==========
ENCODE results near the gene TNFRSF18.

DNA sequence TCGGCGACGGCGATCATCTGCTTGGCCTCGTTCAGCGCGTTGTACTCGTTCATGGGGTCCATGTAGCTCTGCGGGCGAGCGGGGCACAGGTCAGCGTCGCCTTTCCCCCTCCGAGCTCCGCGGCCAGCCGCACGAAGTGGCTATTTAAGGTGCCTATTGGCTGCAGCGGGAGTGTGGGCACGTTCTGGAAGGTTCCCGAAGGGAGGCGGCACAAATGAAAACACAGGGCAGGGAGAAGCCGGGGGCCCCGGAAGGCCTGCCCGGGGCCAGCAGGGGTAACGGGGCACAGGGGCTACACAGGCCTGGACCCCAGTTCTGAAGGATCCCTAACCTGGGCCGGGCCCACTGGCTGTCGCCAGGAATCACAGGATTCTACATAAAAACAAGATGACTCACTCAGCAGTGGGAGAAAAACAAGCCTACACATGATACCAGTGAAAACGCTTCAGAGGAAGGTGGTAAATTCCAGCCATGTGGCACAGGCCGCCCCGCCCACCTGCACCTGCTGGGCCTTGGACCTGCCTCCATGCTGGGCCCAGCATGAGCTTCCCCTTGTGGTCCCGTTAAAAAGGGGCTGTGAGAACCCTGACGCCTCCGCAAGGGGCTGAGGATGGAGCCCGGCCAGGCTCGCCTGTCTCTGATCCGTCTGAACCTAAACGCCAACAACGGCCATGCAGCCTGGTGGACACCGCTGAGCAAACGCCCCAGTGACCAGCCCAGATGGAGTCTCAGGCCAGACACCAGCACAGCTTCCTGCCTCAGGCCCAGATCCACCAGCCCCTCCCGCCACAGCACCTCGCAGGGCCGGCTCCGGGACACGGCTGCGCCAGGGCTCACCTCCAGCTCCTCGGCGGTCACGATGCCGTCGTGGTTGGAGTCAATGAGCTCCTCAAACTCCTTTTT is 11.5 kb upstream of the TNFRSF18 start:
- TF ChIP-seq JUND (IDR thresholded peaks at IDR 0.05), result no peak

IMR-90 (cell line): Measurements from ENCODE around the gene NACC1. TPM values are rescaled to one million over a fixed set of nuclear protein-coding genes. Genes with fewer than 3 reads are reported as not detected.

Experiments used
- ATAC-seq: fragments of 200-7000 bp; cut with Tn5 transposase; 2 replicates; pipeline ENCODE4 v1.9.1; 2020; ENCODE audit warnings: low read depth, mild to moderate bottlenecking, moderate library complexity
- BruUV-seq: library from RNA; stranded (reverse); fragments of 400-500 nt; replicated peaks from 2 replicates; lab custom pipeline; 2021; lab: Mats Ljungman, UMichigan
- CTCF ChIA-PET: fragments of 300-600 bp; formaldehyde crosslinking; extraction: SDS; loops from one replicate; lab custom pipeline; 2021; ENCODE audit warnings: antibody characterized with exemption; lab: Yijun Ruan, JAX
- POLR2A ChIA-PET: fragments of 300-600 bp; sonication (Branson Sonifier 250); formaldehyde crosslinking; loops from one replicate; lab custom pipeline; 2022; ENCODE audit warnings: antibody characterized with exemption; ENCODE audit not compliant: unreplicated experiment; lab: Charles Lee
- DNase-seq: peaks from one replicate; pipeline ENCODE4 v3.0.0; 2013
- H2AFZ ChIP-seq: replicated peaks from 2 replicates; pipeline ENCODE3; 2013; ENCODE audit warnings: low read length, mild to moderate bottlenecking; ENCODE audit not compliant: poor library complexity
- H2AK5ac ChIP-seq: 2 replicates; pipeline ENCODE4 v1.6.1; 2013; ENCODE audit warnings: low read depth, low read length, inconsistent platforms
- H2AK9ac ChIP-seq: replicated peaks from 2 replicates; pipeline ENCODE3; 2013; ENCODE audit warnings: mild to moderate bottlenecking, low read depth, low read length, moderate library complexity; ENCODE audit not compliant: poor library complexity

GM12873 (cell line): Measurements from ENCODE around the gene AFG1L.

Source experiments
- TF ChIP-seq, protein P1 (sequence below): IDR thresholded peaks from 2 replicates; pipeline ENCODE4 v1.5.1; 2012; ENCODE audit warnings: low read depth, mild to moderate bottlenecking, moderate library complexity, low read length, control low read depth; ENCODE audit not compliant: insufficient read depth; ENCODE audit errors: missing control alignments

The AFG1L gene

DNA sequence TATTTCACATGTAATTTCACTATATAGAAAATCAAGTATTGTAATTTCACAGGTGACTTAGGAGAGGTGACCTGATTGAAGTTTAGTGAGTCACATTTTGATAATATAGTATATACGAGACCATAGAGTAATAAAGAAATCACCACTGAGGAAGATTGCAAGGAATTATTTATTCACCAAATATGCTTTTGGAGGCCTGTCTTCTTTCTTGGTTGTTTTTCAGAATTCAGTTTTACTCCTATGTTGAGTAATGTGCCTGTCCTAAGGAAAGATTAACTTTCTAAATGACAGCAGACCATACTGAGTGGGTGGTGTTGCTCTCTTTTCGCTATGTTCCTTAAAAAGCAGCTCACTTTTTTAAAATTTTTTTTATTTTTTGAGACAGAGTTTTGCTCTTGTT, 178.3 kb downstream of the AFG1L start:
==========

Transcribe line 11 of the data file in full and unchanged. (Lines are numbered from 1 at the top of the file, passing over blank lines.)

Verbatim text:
- H2AFZ ChIP-seq: replicated peaks from 2 replicates; pipeline ENCODE3; 2013; ENCODE audit warnings: low read length, mild to moderate bottlenecking; ENCODE audit not compliant: poor library complexity